17. update: Relative has appointment with an independent medico-legal expert. Not 100% sure if this will be the only 'expert' or if the other side will want to appoint their own - I guess it depends what the independent one says? I hope this independent assessment will be ok and enough. The whole process is taking sooooo long! Relative doesn't know what to expect. Does anyone have any helpful hints? One thing relative now needs is funds for allowing access to bathroom. Due to the injury / cumulative repercussions over time relative is finding it very difficult to go upstairs. No wc, bathroom or bedroom downstairs. Lawyer suggested adding in a claim for stairlift or lift. Have had companies to relative's property to assess/ quote. There will be quite substantial associated costs too. Does anyone have any prior experience of level of extra costs allowable/ given? (In comparison to injury payout?)
  18. ok thanks bazza. Written asking for their discretion.... Lets see...
  19. brief update: Council have written to say: a) full refund is due because the property was exempt/ I was not liable but b) the liability order, court, billing authority costs remain chargeable because I didn't tell them the property was exempt They say they still sent out the bill demands and thus the costs for not paying on time, which led to the demands being issued, and not telling them the property was exempt - still stand... I didn't know I didn't have to pay! Their a) and b) don't sit comfortably together... Am going to draft a response. Any helpful hints??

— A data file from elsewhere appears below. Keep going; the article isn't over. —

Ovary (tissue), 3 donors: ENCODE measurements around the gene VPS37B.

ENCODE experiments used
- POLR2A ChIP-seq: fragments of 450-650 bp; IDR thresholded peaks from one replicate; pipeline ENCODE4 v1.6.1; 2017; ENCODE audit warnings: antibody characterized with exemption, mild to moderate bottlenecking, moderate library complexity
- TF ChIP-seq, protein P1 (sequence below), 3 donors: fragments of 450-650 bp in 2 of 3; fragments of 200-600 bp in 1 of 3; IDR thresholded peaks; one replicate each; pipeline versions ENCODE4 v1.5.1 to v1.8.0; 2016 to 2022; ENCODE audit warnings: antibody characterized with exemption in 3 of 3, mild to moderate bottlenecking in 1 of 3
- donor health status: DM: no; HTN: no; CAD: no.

20. main query is - would they be justified in charging such costs?
  21. staff at the local council have issued a refund, less these costs - shouldn't a reply be made to those with whom already communicating? Just trying to keep it simple. Its just a question of is it correct to ask for refund of these liability/ authority costs, given no-one was liable? And if this is correct - what's the best (firm legal) wording for payer to use?
  22. for clarity - property repossessed. 'owner' thought they were still liable until property sold - so continued to pay monthly. When it was pointed out to 'owner' this wasn't the case and they should not have been paying from the date they moved out, they wrote to council and asked for a full refund. repo properties are exempt from council tax. So there was no liability for anyone to pay any council tax
  23. they were notified at the point when the payer realised they didn't have to pay.